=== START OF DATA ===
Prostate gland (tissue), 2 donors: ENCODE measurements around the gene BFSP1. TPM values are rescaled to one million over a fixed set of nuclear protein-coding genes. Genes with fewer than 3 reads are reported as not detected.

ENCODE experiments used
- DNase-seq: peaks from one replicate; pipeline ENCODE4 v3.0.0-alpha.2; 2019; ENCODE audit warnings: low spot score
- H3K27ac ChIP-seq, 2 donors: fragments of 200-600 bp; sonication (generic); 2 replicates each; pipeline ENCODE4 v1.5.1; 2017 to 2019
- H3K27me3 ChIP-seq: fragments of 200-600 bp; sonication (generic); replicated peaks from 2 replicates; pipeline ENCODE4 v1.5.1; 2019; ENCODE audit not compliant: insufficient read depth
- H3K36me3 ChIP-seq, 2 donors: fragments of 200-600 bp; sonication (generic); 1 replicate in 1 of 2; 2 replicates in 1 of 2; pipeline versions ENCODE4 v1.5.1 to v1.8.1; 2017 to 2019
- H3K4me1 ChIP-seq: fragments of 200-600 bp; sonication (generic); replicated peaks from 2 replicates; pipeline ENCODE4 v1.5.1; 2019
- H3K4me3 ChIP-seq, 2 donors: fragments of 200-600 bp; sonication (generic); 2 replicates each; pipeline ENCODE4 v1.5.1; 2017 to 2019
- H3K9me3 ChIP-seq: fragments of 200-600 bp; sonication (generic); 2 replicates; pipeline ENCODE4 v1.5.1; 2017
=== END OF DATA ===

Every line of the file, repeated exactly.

Prostate gland (tissue), 2 donors: ENCODE measurements around the gene BFSP1. TPM values are rescaled to one million over a fixed set of nuclear protein-coding genes. Genes with fewer than 3 reads are reported as not detected.

ENCODE experiments used
- DNase-seq: peaks from one replicate; pipeline ENCODE4 v3.0.0-alpha.2; 2019; ENCODE audit warnings: low spot score
- H3K27ac ChIP-seq, 2 donors: fragments of 200-600 bp; sonication (generic); 2 replicates each; pipeline ENCODE4 v1.5.1; 2017 to 2019
- H3K27me3 ChIP-seq: fragments of 200-600 bp; sonication (generic); replicated peaks from 2 replicates; pipeline ENCODE4 v1.5.1; 2019; ENCODE audit not compliant: insufficient read depth
- H3K36me3 ChIP-seq, 2 donors: fragments of 200-600 bp; sonication (generic); 1 replicate in 1 of 2; 2 replicates in 1 of 2; pipeline versions ENCODE4 v1.5.1 to v1.8.1; 2017 to 2019
- H3K4me1 ChIP-seq: fragments of 200-600 bp; sonication (generic); replicated peaks from 2 replicates; pipeline ENCODE4 v1.5.1; 2019
- H3K4me3 ChIP-seq, 2 donors: fragments of 200-600 bp; sonication (generic); 2 replicates each; pipeline ENCODE4 v1.5.1; 2017 to 2019
- H3K9me3 ChIP-seq: fragments of 200-600 bp; sonication (generic); 2 replicates; pipeline ENCODE4 v1.5.1; 2017